Efe Ajagba reflects on Curtis Harper, representing Nigeria and not wanting another opponent to walk out of the ring


Boxing can be a strange sport. Some fighters go undefeated for years and remain relatively unknown outside of boxing circles. Few gain the notoriety that Efe Ajagba picked up in his sixth professional fight on Aug. 24, 2018, when he was set to face Curtis Harper at the Minneapolis Armory.

Entering the fight, Ajagba was a highly touted, yet unproven, heavyweight prospect who had rolled to a 5-0 record with no opponent making it far enough to hear the judges’ scorecards. Few expected Harper to be the man who would push the Nigerian-born titan to the limit, but even fewer expected what would happen next.

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“Do not blink,” commentator Ray Flores said before the bell rang. “Of Ajagba’s five professional bouts, four have been done in the first round, so he likes to bring an end to opponents in quick fashion.”

None would end as quickly as Ajagba’s fight did against Harper.

The bell sounded and, in just one second, it was over.

“And Curtis Harper has walked out of the ring,” Flores said in utter disbelief.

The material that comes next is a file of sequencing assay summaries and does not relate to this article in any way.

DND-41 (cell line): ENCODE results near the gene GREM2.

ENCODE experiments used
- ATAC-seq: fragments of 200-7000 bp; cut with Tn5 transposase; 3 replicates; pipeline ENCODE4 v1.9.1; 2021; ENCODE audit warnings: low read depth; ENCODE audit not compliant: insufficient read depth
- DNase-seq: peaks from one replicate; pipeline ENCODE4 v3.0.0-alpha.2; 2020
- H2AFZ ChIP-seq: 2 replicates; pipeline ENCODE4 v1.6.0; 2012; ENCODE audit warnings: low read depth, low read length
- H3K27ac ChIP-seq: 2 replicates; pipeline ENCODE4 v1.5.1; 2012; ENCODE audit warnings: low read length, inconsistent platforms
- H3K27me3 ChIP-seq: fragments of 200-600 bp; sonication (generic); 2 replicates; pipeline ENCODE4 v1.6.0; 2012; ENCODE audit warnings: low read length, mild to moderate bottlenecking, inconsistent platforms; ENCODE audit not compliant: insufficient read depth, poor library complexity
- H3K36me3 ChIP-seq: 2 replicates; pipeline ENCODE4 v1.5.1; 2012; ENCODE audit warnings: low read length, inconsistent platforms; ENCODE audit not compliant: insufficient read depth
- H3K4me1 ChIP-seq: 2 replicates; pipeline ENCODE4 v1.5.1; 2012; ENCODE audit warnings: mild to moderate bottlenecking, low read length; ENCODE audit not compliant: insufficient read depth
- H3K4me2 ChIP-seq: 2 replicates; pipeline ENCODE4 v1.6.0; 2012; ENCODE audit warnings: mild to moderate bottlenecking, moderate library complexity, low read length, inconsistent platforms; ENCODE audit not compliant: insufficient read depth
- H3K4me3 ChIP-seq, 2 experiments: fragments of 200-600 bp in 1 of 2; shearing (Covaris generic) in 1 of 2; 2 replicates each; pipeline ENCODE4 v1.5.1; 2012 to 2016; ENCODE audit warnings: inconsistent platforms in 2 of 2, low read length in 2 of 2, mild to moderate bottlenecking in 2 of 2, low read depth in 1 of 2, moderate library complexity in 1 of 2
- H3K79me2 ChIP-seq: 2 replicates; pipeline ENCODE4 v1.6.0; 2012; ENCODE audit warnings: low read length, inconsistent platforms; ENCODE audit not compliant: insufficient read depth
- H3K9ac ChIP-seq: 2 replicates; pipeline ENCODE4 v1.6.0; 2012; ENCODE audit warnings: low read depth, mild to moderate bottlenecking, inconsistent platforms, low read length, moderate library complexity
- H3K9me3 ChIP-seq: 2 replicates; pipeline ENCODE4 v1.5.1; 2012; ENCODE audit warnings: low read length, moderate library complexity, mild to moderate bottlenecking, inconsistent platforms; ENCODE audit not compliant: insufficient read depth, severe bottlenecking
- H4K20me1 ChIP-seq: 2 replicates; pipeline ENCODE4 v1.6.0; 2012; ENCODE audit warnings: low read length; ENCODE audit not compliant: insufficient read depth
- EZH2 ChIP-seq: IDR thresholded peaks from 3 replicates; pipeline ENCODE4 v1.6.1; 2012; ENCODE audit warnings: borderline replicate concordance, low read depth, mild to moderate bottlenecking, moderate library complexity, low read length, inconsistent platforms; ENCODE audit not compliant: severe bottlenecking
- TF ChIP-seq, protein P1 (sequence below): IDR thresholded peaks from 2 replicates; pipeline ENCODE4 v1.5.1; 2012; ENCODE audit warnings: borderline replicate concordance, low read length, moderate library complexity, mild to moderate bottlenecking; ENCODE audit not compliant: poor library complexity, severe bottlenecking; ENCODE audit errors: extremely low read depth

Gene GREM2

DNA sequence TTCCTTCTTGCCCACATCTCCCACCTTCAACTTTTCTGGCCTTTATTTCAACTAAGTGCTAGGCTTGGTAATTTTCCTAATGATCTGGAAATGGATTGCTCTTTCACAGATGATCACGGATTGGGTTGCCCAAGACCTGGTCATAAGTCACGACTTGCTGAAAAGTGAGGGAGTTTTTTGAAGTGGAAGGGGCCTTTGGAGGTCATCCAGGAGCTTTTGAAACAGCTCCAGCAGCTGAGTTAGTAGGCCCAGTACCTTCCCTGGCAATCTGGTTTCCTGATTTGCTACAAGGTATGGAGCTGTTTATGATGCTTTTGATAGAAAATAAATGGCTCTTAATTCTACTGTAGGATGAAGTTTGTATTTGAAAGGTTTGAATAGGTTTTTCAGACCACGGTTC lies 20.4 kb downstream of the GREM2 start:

Harper immediately exited upon the fight commencing, which led to the quickest victory in the history of the sport. It would officially be recorded as a one-second disqualification victory for Ajagba. But the aftermath is what sent this story out of control. Major news outlets picked up this bizarre narrative of a fighter refusing to engage and departing. The video has since amassed nearly a million views and left people wondering just who was so frightening that a boxer would decide to leave the ring rather than fight.

Efe Ajagba, that’s who. But, really, it was a pay dispute that led to Harper leaving the ring in protest. Nevertheless, the optics remain intact and, for many, it looks like Harper simply didn’t want to fight the hulking Nigerian with dynamite in his hands.

According to Ajagba, the events that transpired last year are still baffling.

“I saw him before the weigh-in and his wife was telling me to watch his videos on YouTube and how he has skills and power,” Ajagba recalls to Sporting News just days before he battles Michael Wallisch in the opening bout of Showtime’s Saturday card headlined by Robert Easter vs. Rances Barthelemy at The Cosmopolitan in Las Vegas. “I couldn’t figure out why she was telling me this but I sure didn’t know that it was because he was going to walk out of the ring.”

Ajagba had no clue that Harper had other things on his mind when he entered the ring that fateful night in Minneapolis.

“When we touched gloves, he just left,” Ajagba says, still in disbelief when recounting the sequence of events and what went through his mind when Harper exited between the ropes.

“I was worried that I wasn’t going to get paid,” he says with a laugh. That’s the first thing I thought about. Also, I’ve been training all this time so I needed to fight and he just left. I needed the experience. I was seriously mad. It wasn’t just the money, which I did get paid. I needed to get the rounds in. I had been working hard so it was like a wasted training camp.”